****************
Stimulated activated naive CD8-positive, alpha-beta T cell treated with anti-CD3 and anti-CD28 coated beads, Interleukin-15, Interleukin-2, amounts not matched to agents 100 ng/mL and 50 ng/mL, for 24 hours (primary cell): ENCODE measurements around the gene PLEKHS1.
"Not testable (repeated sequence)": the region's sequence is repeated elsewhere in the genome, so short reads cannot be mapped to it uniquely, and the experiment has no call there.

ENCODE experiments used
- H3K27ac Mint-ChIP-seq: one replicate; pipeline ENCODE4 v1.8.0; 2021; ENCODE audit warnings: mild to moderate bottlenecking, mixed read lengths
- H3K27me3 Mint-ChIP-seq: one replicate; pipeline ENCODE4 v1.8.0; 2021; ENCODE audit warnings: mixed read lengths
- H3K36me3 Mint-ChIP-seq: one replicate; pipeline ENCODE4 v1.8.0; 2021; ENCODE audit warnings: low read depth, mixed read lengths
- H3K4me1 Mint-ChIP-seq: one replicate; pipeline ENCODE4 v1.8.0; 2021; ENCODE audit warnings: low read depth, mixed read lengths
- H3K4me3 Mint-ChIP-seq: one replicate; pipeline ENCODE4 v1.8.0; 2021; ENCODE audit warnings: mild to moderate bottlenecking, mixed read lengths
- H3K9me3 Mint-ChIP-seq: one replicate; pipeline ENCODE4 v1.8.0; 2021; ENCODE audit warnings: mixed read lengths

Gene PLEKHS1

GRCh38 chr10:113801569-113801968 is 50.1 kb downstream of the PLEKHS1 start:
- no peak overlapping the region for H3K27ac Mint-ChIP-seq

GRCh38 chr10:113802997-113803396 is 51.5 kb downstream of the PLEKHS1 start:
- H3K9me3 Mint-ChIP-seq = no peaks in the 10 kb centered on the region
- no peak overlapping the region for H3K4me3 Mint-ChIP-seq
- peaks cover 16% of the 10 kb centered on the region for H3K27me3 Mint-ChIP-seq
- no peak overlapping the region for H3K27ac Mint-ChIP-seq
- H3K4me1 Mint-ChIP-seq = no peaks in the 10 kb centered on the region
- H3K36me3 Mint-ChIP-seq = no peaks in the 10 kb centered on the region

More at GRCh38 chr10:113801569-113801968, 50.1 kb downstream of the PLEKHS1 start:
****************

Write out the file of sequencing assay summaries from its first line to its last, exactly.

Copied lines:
Stimulated activated naive CD8-positive, alpha-beta T cell treated with anti-CD3 and anti-CD28 coated beads, Interleukin-15, Interleukin-2, amounts not matched to agents 100 ng/mL and 50 ng/mL, for 24 hours (primary cell): ENCODE measurements around the gene PLEKHS1.
"Not testable (repeated sequence)": the region's sequence is repeated elsewhere in the genome, so short reads cannot be mapped to it uniquely, and the experiment has no call there.

ENCODE experiments used
- H3K27ac Mint-ChIP-seq: one replicate; pipeline ENCODE4 v1.8.0; 2021; ENCODE audit warnings: mild to moderate bottlenecking, mixed read lengths
- H3K27me3 Mint-ChIP-seq: one replicate; pipeline ENCODE4 v1.8.0; 2021; ENCODE audit warnings: mixed read lengths
- H3K36me3 Mint-ChIP-seq: one replicate; pipeline ENCODE4 v1.8.0; 2021; ENCODE audit warnings: low read depth, mixed read lengths
- H3K4me1 Mint-ChIP-seq: one replicate; pipeline ENCODE4 v1.8.0; 2021; ENCODE audit warnings: low read depth, mixed read lengths
- H3K4me3 Mint-ChIP-seq: one replicate; pipeline ENCODE4 v1.8.0; 2021; ENCODE audit warnings: mild to moderate bottlenecking, mixed read lengths
- H3K9me3 Mint-ChIP-seq: one replicate; pipeline ENCODE4 v1.8.0; 2021; ENCODE audit warnings: mixed read lengths

Gene PLEKHS1

GRCh38 chr10:113801569-113801968 is 50.1 kb downstream of the PLEKHS1 start:
- no peak overlapping the region for H3K27ac Mint-ChIP-seq

GRCh38 chr10:113802997-113803396 is 51.5 kb downstream of the PLEKHS1 start:
- H3K9me3 Mint-ChIP-seq = no peaks in the 10 kb centered on the region
- no peak overlapping the region for H3K4me3 Mint-ChIP-seq
- peaks cover 16% of the 10 kb centered on the region for H3K27me3 Mint-ChIP-seq
- no peak overlapping the region for H3K27ac Mint-ChIP-seq
- H3K4me1 Mint-ChIP-seq = no peaks in the 10 kb centered on the region
- H3K36me3 Mint-ChIP-seq = no peaks in the 10 kb centered on the region

More at GRCh38 chr10:113801569-113801968, 50.1 kb downstream of the PLEKHS1 start: